Some third parties specialize by sport. Rowed2College, a small San Francisco-based company run by former college rower and coach Dave Hinshaw, offers consulting for $200 per hour, plus services that range from $1,500 to $5,000. The company says it has placed 50 rowers since it launched two years ago.

    Aleah, the lacrosse player, has two more years of high school, and under NCAA rules, she isn't permitted to speak to college coaches, other than at summer clinics, until Sept. 1, 2013. Still, Aleah has verbally committed to attend Syracuse University, in New York, a Division 1 school. There are 12 full athletic scholarships for a Division 1 women's lacrosse program, which are often split into partial scholarships among the 25 or so players. Aleah hopes to receive some of that money. Her father, David MacKay, an optometrist in Bedford, N.H., says he is "thrilled Aleah's hard work on and off the field is helping her achieve her goals of playing lacrosse at a top Division 1 college while earning a high-quality education."

  • #2
    It's hard to compare recruiting girls to boys. Girls physically mature much sooner. The better player start playing 18U at fourteen and fifteen. They are getting recruited at fifteen and sixteen. If a girl waits until July 1st after her junior year to becontacted she's way behind in the recruiting game. The way around the rule is a coach can recruit before the date as long as the athlete is the one making contact. They make contact by scheduling campus visits and an appointment with the coaching staff. My daughter verballed in the fall of her junior year of high school. The process with boys comes more likely at seventeen because they mature later as well is significantly from year to year in high school.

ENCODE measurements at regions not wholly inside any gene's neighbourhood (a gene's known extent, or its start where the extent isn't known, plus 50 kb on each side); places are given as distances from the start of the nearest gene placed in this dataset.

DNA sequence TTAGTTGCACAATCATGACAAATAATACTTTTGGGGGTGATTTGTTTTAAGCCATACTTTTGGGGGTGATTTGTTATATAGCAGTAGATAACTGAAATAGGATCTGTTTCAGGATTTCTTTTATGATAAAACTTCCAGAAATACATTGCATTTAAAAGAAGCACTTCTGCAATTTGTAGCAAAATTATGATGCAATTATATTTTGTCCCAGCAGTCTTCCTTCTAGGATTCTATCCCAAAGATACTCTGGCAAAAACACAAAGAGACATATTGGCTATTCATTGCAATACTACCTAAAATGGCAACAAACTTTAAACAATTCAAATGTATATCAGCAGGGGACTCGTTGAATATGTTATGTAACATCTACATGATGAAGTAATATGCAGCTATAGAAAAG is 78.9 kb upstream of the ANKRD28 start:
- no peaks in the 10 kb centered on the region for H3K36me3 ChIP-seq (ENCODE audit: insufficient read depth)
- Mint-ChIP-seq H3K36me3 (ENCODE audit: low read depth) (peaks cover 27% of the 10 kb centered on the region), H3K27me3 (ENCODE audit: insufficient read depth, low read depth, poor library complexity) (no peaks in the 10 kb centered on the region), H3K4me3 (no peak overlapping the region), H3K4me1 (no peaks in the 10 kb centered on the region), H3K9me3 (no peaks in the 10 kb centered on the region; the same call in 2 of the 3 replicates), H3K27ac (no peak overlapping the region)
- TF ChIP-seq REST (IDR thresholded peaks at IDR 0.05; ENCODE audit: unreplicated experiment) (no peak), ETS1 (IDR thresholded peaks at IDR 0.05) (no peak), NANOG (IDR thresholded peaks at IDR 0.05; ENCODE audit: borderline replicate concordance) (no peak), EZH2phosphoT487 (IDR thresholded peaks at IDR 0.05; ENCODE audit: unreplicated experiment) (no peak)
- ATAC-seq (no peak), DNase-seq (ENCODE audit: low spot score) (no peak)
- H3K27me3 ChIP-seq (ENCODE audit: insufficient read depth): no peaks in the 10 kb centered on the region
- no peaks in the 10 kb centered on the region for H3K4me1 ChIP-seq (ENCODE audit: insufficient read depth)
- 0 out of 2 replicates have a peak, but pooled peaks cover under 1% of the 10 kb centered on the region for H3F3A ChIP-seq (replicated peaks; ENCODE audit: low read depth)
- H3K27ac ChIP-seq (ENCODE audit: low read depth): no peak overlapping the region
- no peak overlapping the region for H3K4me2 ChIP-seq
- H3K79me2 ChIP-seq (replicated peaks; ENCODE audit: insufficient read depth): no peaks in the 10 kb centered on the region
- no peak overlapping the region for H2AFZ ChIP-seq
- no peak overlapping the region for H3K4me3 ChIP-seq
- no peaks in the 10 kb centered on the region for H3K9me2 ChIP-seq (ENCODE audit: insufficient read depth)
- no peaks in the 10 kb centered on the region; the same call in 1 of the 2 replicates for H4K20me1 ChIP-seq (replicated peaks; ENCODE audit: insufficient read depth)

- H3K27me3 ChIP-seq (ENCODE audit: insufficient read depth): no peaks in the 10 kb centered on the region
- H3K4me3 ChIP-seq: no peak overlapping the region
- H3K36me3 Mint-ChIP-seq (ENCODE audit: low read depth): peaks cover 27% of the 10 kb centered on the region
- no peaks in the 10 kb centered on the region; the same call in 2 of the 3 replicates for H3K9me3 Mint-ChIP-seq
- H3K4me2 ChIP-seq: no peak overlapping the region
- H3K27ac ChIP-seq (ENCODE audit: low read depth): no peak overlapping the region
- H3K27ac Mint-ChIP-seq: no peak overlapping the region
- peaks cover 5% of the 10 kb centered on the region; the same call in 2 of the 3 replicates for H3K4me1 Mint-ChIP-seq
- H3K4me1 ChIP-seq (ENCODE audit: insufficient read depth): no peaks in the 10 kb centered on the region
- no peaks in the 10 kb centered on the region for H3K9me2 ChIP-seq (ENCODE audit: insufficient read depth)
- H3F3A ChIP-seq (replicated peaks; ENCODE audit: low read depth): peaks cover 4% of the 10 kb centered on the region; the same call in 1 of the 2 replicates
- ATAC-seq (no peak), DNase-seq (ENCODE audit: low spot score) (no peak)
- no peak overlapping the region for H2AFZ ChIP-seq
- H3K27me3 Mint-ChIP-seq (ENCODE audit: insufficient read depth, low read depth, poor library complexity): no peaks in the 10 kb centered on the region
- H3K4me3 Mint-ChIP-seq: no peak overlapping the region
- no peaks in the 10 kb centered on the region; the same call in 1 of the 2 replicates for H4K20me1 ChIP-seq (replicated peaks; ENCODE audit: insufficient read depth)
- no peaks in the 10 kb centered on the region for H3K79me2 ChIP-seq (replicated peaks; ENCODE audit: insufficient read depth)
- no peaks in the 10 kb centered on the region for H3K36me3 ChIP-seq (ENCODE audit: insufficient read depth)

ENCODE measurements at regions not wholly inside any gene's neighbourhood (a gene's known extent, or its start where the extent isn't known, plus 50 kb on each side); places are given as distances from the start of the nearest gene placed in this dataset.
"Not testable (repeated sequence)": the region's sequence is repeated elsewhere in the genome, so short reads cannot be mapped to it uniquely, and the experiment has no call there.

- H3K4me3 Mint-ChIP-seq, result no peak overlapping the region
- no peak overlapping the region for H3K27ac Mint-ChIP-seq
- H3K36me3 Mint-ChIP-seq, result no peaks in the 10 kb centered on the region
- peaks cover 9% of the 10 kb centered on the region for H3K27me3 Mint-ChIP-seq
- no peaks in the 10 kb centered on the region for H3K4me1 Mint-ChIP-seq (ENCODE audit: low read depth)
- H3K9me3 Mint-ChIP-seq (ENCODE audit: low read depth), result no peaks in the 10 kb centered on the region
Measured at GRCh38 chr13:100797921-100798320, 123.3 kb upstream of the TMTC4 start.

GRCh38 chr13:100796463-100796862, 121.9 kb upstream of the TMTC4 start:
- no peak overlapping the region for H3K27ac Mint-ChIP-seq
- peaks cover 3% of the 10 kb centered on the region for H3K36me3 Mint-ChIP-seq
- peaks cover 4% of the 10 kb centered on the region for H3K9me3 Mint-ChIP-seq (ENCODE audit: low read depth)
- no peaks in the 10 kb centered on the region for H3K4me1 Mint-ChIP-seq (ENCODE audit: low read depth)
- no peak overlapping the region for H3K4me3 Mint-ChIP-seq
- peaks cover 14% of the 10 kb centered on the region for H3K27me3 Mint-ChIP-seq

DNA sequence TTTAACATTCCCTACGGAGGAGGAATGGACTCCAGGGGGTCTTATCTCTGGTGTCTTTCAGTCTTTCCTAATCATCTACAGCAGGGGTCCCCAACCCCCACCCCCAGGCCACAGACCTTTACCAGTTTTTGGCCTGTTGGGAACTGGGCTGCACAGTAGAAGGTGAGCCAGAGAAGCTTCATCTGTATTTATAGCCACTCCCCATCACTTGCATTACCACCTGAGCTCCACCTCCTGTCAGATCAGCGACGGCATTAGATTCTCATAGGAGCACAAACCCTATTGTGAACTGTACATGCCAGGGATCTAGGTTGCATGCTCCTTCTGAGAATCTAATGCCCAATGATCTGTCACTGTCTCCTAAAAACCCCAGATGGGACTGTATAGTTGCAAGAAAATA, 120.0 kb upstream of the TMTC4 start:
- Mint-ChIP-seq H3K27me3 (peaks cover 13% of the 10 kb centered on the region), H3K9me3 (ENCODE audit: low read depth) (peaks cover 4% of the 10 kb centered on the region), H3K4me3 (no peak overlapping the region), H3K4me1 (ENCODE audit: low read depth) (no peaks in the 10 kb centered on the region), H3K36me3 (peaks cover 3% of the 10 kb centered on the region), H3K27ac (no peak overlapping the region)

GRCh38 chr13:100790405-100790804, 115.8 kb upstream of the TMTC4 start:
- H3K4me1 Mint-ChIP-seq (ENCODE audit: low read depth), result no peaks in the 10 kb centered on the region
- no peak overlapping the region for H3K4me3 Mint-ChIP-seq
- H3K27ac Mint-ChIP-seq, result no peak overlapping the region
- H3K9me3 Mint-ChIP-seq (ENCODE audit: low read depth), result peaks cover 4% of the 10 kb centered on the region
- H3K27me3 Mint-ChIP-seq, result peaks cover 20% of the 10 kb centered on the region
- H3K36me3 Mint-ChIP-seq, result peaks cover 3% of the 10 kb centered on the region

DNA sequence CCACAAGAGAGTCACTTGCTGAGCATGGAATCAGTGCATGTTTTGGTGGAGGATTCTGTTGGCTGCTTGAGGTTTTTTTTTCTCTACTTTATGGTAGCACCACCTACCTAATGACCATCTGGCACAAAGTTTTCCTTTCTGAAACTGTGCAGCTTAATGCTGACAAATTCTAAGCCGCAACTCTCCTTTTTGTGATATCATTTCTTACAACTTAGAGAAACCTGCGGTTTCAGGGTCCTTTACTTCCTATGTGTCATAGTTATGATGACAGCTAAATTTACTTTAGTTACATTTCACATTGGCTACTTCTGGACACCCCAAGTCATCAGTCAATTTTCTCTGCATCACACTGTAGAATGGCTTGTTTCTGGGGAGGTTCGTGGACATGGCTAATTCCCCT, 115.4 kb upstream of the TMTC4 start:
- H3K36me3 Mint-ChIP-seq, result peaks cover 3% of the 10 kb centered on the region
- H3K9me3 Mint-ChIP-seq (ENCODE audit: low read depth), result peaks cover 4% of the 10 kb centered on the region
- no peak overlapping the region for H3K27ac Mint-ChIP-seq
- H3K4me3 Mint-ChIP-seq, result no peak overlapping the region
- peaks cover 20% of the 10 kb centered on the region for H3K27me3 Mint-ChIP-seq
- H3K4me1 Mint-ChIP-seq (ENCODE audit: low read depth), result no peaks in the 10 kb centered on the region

I never put a dollar into training for my kids with the focus on an athletic scholarship. It was done to help them excel in high school sports and enhance their college prospects in softball and baseball. We weren't looking for money. We were looking for sports to possibly help them get accepted to a college they might not otherwise be accepted. When their skill levels went beyond the high end academic D3's that went out the window.

    I was fortunate my daughter had 25% of her undergrad education paid for by softball. My son will have 25% paid for starting this coming year (walk on redshirt this year due to injury in high school). BUT They've had 50% of their education paid for in academic scholarships. They were both NHS in high school. It's why I've said from day one here, if you're kid is hitting .250 and getting a C in math hire a math tutor rather than a hitting instructor. Also $1,000 spent on private SAT tutoring is a better investment than any hitting or pitching coach.

    Regarding the recruiting services: There's nothing they do for the athlete the athlete and his family can't do themselves. It's your product. be in control of it. Mass flooding of the market by a recruiting service doesn't help. Videos can help. Edit them so they look professional, puit them on a website and focus target email the link along with interest in the program. Not every coach will watch the video. But about 25% will watch. It's the major conference programs that don't need to watch.
    Last edited by tg643; 08-08-2012, 12:14 PM.